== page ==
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Uber picks Dallas, Fort Worth as test cities for flying vehicle network

The company also tapped a Dallas real estate development firm and Fort Worth's Bell Helicopter to develop pick-up and drop-off sites for electric vehicles that would take-off and land vertically.

Artist's visualization of a Vertical Take-off and Landing (VTOL) aircraft in Dallas.

DALLAS – Uber is looking to North Texas as a testing ground for its initiative to make intra-urban flying vehicle rides a reality. The company announced Tuesday that Dallas and Fort Worth are its first U.S. partner cities for what its dubbing the “Uber Elevate Network.”

The company hopes to have the first demonstration of how such a network of flying, hailed vehicles would work in three years.

Uber is also working with Dallas’ Hillwood Properties to plan vertiports, sites where the aircraft would pick up and drop off passengers. Fort Worth’s Bell Helicopter is among companies partnering with Uber to help develop the actual vehicles, called VTOLs because they would vertically take off and land.

The announcement was made at a three-day Uber Elevate Summit being held in Dallas.

“This is an opportunity for our city to show leaders from around the world and across industries why Dallas should be a part of building a better future for urban mobility,” Dallas Mayor Mike Rawlings said in a prepared statement.

Uber's ambitious plans comes as the company experienced fast revenue growth but $2.8 billion in losses last year. Tuesday's announcements also comes on the heels of a series of scandals at Uber, including several of its top executives exiting the company in fast succession and amid an ongoing internal investigation into sexual harassment claims. Uber also faced widespread customer backlash earlier this year for a decision to keep operating at John F. Kennedy International Airport in New York City amid a taxicab boycott in response to President Trump’s initial travel ban.

And it follows just days after the New York Times reported that Uber had previously “been secretly identifying and tagging iPhones even after its app had been deleted and the devices erased — a fraud detection maneuver that violated Apple’s privacy guidelines.”

The Fort Worth Star-Telegram reported that Bell is developing propulsion technology to build electric airborne vehicles “that are quieter than the usual helicopter.”

“It’s not going to happen right away, tomorrow, but the technology is definitely there,” Bell chief executive Mitch Snyder told the newspaper. “We definitely believe the hybrid electric is something we could go make and fly right now. But I think full electric, to give it the range and everything you want out of it, is not quite there.”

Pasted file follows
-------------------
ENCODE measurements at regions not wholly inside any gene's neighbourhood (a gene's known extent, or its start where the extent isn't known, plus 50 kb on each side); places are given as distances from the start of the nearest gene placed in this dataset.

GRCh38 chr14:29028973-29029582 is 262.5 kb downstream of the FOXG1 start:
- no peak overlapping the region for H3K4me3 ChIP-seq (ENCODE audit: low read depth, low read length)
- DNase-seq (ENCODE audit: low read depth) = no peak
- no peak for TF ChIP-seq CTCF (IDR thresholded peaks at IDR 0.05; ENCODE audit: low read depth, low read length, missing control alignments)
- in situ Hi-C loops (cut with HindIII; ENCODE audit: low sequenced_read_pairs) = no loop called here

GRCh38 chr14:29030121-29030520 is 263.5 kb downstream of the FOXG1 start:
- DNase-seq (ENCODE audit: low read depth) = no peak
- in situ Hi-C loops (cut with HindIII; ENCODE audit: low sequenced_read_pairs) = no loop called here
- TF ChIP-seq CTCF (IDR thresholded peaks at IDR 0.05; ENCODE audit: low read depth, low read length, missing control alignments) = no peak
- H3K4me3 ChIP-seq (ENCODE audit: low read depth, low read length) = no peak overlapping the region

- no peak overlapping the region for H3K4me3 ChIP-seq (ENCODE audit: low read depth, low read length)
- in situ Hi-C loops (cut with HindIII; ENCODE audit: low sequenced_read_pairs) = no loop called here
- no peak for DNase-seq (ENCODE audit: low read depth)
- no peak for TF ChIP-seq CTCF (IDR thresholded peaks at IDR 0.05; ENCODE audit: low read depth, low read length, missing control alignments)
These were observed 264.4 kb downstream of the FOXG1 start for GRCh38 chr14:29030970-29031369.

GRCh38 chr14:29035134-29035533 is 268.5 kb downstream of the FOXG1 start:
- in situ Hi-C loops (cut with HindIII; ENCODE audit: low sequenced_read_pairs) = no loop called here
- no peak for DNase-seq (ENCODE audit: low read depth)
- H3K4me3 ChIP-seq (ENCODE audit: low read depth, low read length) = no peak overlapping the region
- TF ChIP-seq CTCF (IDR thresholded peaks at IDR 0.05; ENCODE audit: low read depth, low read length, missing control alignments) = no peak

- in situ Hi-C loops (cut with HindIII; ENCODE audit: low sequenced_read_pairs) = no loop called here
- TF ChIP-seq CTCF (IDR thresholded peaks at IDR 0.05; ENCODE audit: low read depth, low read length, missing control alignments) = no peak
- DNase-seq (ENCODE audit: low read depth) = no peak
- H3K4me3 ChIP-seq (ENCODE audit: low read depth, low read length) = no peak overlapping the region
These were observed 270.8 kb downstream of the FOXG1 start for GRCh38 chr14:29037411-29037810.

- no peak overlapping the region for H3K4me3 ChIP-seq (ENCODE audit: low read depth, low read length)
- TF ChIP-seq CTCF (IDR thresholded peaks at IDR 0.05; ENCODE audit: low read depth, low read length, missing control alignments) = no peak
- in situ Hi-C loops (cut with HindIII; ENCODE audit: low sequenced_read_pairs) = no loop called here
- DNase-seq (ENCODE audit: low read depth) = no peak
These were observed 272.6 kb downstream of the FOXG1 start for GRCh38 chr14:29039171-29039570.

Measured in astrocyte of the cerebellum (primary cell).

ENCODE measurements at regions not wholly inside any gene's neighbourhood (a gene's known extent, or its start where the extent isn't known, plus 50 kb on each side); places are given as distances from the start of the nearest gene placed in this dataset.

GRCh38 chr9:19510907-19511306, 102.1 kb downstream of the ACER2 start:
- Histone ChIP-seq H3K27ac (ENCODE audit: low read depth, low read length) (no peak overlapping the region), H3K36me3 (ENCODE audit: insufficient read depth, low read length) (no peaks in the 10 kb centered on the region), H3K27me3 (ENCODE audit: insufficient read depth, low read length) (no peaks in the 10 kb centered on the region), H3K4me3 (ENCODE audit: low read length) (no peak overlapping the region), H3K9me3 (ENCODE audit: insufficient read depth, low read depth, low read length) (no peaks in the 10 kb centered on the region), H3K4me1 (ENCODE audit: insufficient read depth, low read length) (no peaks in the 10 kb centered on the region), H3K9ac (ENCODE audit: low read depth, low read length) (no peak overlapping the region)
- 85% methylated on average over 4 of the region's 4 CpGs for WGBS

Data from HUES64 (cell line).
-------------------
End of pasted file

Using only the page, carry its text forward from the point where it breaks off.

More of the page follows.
Fort Worth Mayor Betsy Price said in a prepared statement that she is “thrilled” her city is part of the Elevate initiative.

“Being in the North Texas region, which encourages innovation and responsible businesses to thrive, we trust that this will be a beneficial choice for the development of the Elevate project,” she said.

Fast Company reported that Uber is portraying Elevate as “a cheap alternative to building new roads and expanding public transit” but noted that Rawlings maintains Dallas has to provide as many transportation options as possible.

“Anytime there’s innovation in the marketplace, I don’t think anybody truly knows the results of these things, or the costs,” Rawlings told Fast Company. “We’ve got to be multimodal — there’s no question — in this city.”

Dallas currently is in the middle of several transportation-related fights over the city's future. Rawlings has been a strong advocate of a controversial high-speed bullet train that could whisk passengers from his city to Houston in 90 minutes. That project, which is being developed by a private firm, is the target of several bills moving through the Texas Legislature this session, though none that could fatally disrupt ongoing development of the rail line have passed either chamber so far.

Rawlings is also among champions of a controversial toll road that would be built within the Trinity River floodplain next to a planned urban park, a project that could indirectly delay planning on how to rebuild, renovate or tear down other downtown Dallas highways.

Meanwhile, the mayor has opposed calls to divert some sales tax revenue from public transit to help shore up a multibillion dollar shortfall in the city’s police and firefighter pension fund, which is facing a financial crisis that threatens to raise property taxes, slash city services or prompt an exodus of first responders.

Fast Company first reported the Elevate initiative and said "a hodgepodge of local, state, and federal agencies all have to get on board" for the project to take off in the United States but that Uber could face a smoother path in Dubai, its other partner city.

“It’s a monarchy, so they have the ability to move very quickly with things that they get behind strategically,” says Jeff Holden, Uber’s chief product officer, told Fast Company. “The certification of machinery and the approach to getting the aircraft through could be a much faster path [than in the U.S.].”

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Disclosure: Uber has been a financial supporter of The Texas Tribune. A complete list of Tribune donors and sponsors can be viewed here.

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